Ritalin and Fatigue in Cancer Patients

People battling cancer often experience fatigue and low energy levels, despite getting adequate rest. Fatigue is one of the largest negative impacts on a cancer patient’s quality of life. In fact, in some surveys, patients identify fatigue as a more bothersome effect of cancer than pain. Treating the secondary effects of advanced disease, including fatigue, is one of the main goals of modern cancer research. Lifestyle interventions, such as physical exercise or group therapy, have yet to demonstrate significant improvement in terms of patient fatigue levels. Pharmaceutical approaches may be most effective in reducing cancer-related fatigue.

Ritalin (methylphenidate) is generally prescribed for attention deficit disorder in children and narcolepsy in children and adults, and it’s available in both immediate and sustained release formulations. There is conflicting evidence as to whether Ritalin might be useful in reducing cancer-related fatigue. While some studies have shown significant improvement in cancer patients’ quality of life after taking this medication, others have produced negative or insignificant results.

With cancer, researchers sometimes have difficulty separating the effects of an experimental treatment from a patient’s routine treatment. The most recent study of Ritalin and cancer fatigue, conducted in part by the Mayo Clinic, showed no significant improvement for all but the most serious cases of tiredness. Participants were placed into drug or placebo groups and administered identical tablets for three weeks. Fatigue and quality of life surveys were conducted at regular intervals. As with all drug research, however, primary effect is not the only consideration; adverse effects must be considered and carefully weighed against the desired outcome.

In the Mayo Clinic study, participants receiving daily sustained-release Ritalin reported nervousness and loss of appetite at a rate far greater than the placebo group. Patients with Stage III or IV cancer and severe fatigue showed the most significant improvement, but they also experienced the most adverse events. Whether or not the potential benefits outweigh risks must be decided on a case-by-case basis. Researchers acknowledged that perhaps immediate release Ritalin could offer greater benefit, and future investigations may take up this line of reasoning. As for now, a non-pharmaceutical approach to managing cancer-related fatigue may still be the safest alternative in most instances.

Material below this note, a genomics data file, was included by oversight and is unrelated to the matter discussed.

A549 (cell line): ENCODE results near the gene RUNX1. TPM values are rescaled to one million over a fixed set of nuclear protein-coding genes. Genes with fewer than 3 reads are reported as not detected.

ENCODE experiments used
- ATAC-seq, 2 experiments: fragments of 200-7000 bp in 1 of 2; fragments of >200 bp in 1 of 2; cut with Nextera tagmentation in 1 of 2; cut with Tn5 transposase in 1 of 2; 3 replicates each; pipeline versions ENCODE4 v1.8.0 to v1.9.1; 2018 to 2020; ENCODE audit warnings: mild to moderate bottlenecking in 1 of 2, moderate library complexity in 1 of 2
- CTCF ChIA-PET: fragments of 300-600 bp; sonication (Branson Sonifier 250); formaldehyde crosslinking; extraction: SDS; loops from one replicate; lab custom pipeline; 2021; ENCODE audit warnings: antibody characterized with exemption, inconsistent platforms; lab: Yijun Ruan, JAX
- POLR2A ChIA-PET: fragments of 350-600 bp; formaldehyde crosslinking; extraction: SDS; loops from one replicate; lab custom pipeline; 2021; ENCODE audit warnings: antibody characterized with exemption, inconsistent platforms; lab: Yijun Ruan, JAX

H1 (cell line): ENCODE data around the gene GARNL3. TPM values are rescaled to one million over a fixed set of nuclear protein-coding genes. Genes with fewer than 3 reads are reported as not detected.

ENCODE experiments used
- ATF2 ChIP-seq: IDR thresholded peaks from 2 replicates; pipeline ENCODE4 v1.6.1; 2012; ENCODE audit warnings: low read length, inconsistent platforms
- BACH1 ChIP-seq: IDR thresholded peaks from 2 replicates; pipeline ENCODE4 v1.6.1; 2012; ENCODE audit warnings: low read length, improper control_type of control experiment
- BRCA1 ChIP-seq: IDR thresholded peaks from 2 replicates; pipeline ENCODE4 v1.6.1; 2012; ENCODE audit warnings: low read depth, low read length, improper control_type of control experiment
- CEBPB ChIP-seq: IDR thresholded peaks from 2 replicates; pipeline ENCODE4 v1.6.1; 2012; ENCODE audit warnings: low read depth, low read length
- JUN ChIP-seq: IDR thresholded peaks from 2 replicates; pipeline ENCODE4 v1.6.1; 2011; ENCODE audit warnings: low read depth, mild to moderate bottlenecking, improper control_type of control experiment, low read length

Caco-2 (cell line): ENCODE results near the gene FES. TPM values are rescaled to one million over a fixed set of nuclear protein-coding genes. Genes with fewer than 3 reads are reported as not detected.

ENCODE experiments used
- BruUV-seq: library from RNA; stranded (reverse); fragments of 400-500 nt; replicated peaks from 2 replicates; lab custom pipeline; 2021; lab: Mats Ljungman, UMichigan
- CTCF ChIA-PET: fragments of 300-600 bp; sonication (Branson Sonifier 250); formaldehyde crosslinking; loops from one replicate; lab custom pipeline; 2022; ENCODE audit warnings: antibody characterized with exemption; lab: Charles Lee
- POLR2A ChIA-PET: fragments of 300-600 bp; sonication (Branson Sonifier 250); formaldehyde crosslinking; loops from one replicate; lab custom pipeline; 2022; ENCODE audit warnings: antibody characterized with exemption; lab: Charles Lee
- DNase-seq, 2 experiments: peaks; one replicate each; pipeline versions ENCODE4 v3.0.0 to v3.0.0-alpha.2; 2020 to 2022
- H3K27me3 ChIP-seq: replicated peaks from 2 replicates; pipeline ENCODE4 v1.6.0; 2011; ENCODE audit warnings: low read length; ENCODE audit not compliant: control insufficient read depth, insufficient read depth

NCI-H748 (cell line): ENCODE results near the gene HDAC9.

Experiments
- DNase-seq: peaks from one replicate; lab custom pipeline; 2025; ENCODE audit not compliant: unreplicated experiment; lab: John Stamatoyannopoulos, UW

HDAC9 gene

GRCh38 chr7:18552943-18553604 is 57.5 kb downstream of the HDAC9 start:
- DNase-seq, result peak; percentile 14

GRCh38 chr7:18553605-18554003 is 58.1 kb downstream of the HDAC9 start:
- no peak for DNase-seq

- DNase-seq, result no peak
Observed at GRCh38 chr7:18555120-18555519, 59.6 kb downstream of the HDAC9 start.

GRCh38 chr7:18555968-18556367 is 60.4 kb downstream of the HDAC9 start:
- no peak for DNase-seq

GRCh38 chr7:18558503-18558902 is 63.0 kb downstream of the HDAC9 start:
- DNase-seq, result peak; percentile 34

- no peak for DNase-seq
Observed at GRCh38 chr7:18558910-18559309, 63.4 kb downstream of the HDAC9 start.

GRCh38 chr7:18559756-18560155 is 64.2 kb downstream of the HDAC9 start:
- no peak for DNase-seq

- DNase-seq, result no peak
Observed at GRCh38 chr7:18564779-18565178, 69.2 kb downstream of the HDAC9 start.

Fatigue, sleepiness, and even depression often linger for months or years after cancer has gone into remission. In many cases, the effects of cancer treatments are so damaging to healthy cells that full recovery is an uphill struggle. Currently, there is no overwhelmingly effective approach to reducing fatigue in cancer patients and survivors. Ritalin might be useful in advanced stages of the disease, but more study is needed to be certain.


  1. Methylphenidate – PubMed Health. (n.d.). National Center for Biotechnology Information. Retrieved April 16, 2012, from http://www.ncbi.nlm.nih.gov/pubmedhealth/PMH0000606/
  2. Moraska, A.R., Sood, A., Dakhil, S.R., Sloan, J.A., Barton, D., Atherton, P.J., Suh, J.J. et al. (2010). Phase III, Randomized, Double-Blind, Placebo-Controlled Study of Long-Acting Methylphenidate for Cancer-Related Fatigue: North Central Cancer Treatment Group NCCTG-N05C7 Trial. Journal of Clinical Oncology, 28, (23), 3673-3679.

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  • Tony d